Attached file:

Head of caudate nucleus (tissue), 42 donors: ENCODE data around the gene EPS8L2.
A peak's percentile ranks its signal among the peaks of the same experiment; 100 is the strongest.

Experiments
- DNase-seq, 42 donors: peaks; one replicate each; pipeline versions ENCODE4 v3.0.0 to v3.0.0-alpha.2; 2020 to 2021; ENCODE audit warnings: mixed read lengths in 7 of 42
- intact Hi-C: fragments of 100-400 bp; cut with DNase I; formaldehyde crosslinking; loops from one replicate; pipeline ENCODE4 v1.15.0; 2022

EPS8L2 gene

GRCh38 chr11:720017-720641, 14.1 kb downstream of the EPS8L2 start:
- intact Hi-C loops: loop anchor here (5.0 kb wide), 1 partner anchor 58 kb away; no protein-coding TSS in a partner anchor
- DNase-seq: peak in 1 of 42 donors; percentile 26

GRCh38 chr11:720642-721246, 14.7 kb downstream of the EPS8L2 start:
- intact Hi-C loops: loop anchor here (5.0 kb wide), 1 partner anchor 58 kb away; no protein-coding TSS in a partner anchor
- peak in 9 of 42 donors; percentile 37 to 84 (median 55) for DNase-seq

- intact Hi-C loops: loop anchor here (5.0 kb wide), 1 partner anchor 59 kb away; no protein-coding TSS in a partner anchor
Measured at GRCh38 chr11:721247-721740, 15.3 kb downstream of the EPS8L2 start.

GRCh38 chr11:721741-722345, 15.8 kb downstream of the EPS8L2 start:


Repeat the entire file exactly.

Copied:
Head of caudate nucleus (tissue), 42 donors: ENCODE data around the gene EPS8L2.
A peak's percentile ranks its signal among the peaks of the same experiment; 100 is the strongest.

Experiments
- DNase-seq, 42 donors: peaks; one replicate each; pipeline versions ENCODE4 v3.0.0 to v3.0.0-alpha.2; 2020 to 2021; ENCODE audit warnings: mixed read lengths in 7 of 42
- intact Hi-C: fragments of 100-400 bp; cut with DNase I; formaldehyde crosslinking; loops from one replicate; pipeline ENCODE4 v1.15.0; 2022

EPS8L2 gene

GRCh38 chr11:720017-720641, 14.1 kb downstream of the EPS8L2 start:
- intact Hi-C loops: loop anchor here (5.0 kb wide), 1 partner anchor 58 kb away; no protein-coding TSS in a partner anchor
- DNase-seq: peak in 1 of 42 donors; percentile 26

GRCh38 chr11:720642-721246, 14.7 kb downstream of the EPS8L2 start:
- intact Hi-C loops: loop anchor here (5.0 kb wide), 1 partner anchor 58 kb away; no protein-coding TSS in a partner anchor
- peak in 9 of 42 donors; percentile 37 to 84 (median 55) for DNase-seq

- intact Hi-C loops: loop anchor here (5.0 kb wide), 1 partner anchor 59 kb away; no protein-coding TSS in a partner anchor
Measured at GRCh38 chr11:721247-721740, 15.3 kb downstream of the EPS8L2 start.

GRCh38 chr11:721741-722345, 15.8 kb downstream of the EPS8L2 start: